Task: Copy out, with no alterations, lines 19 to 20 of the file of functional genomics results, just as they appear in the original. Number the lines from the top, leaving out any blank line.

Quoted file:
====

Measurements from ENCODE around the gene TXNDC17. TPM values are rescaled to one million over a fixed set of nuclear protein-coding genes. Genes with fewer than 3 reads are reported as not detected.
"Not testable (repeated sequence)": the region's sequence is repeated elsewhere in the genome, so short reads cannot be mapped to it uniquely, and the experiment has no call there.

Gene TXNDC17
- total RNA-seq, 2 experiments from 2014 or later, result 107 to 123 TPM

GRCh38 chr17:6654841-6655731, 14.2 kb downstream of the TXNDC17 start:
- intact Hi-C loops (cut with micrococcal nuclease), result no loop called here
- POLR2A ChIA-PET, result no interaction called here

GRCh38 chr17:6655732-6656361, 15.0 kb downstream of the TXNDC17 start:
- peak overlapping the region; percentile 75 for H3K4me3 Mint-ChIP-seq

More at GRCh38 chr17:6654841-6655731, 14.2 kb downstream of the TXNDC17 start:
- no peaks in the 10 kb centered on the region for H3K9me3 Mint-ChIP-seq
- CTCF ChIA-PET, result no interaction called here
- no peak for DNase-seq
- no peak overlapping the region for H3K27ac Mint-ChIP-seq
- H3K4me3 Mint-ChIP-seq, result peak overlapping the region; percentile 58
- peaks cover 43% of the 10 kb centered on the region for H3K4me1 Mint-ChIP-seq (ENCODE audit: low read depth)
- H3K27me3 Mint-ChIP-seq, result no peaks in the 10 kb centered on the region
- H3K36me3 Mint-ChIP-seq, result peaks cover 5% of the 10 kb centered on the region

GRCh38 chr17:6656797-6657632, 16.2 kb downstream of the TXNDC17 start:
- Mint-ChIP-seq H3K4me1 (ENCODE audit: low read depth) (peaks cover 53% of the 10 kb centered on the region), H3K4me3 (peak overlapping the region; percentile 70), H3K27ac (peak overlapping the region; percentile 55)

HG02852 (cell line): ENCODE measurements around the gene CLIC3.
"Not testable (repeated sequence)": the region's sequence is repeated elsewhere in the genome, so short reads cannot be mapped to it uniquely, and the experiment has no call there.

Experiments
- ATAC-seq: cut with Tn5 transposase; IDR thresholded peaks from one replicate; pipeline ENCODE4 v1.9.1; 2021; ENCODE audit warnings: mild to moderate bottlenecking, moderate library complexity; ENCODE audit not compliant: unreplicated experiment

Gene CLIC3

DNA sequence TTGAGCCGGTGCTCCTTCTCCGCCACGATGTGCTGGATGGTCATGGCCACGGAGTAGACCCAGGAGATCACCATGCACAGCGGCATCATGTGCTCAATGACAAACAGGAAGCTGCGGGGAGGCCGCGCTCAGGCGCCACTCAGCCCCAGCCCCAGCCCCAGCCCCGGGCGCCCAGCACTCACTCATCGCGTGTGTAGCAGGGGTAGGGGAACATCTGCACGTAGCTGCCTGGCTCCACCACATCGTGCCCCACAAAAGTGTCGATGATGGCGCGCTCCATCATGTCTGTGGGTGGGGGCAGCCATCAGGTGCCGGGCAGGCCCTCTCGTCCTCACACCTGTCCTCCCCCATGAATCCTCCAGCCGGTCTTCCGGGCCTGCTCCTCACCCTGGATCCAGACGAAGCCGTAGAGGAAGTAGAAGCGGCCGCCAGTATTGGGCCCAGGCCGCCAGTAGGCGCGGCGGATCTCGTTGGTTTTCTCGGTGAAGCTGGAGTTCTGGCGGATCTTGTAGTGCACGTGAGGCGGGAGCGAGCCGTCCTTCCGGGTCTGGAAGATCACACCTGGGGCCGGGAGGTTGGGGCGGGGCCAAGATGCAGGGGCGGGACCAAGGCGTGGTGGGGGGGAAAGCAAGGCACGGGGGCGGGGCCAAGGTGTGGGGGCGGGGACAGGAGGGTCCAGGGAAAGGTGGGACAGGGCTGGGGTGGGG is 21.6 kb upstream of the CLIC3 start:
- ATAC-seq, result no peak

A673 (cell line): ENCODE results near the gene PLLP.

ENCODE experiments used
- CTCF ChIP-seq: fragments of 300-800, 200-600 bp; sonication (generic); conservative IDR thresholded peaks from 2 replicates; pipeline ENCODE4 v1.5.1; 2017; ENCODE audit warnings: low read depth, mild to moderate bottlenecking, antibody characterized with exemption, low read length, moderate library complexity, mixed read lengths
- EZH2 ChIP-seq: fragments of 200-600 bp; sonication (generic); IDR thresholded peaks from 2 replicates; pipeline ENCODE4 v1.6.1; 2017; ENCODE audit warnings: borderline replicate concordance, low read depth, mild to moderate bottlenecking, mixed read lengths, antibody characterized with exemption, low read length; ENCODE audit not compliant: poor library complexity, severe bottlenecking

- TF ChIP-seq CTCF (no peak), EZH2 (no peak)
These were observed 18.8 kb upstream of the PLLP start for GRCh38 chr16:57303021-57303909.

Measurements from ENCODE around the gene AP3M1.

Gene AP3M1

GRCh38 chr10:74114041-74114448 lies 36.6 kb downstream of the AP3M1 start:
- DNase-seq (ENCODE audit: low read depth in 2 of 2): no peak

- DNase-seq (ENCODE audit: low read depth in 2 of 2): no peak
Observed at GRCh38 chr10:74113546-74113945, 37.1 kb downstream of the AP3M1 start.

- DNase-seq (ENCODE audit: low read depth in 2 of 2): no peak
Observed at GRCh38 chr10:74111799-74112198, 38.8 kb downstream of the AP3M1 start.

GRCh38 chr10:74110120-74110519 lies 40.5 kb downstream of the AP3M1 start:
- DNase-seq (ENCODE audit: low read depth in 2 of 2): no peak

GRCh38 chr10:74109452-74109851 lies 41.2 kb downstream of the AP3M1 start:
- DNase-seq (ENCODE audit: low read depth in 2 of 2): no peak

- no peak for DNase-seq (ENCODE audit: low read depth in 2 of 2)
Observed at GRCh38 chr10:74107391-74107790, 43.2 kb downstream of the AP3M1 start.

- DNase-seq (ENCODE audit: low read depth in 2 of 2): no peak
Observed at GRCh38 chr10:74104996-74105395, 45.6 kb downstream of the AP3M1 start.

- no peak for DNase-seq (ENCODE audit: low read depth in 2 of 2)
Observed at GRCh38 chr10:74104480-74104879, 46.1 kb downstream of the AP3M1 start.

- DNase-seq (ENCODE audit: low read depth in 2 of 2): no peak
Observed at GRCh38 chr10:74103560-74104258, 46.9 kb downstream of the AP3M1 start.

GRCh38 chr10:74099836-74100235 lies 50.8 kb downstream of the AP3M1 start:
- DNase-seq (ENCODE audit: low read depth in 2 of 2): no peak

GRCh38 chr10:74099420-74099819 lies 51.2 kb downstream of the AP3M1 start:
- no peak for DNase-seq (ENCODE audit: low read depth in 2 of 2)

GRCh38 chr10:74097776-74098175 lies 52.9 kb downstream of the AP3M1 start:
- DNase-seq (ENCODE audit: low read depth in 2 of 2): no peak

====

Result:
GRCh38 chr17:6656797-6657632, 16.2 kb downstream of the TXNDC17 start:
- Mint-ChIP-seq H3K4me1 (ENCODE audit: low read depth) (peaks cover 53% of the 10 kb centered on the region), H3K4me3 (peak overlapping the region; percentile 70), H3K27ac (peak overlapping the region; percentile 55)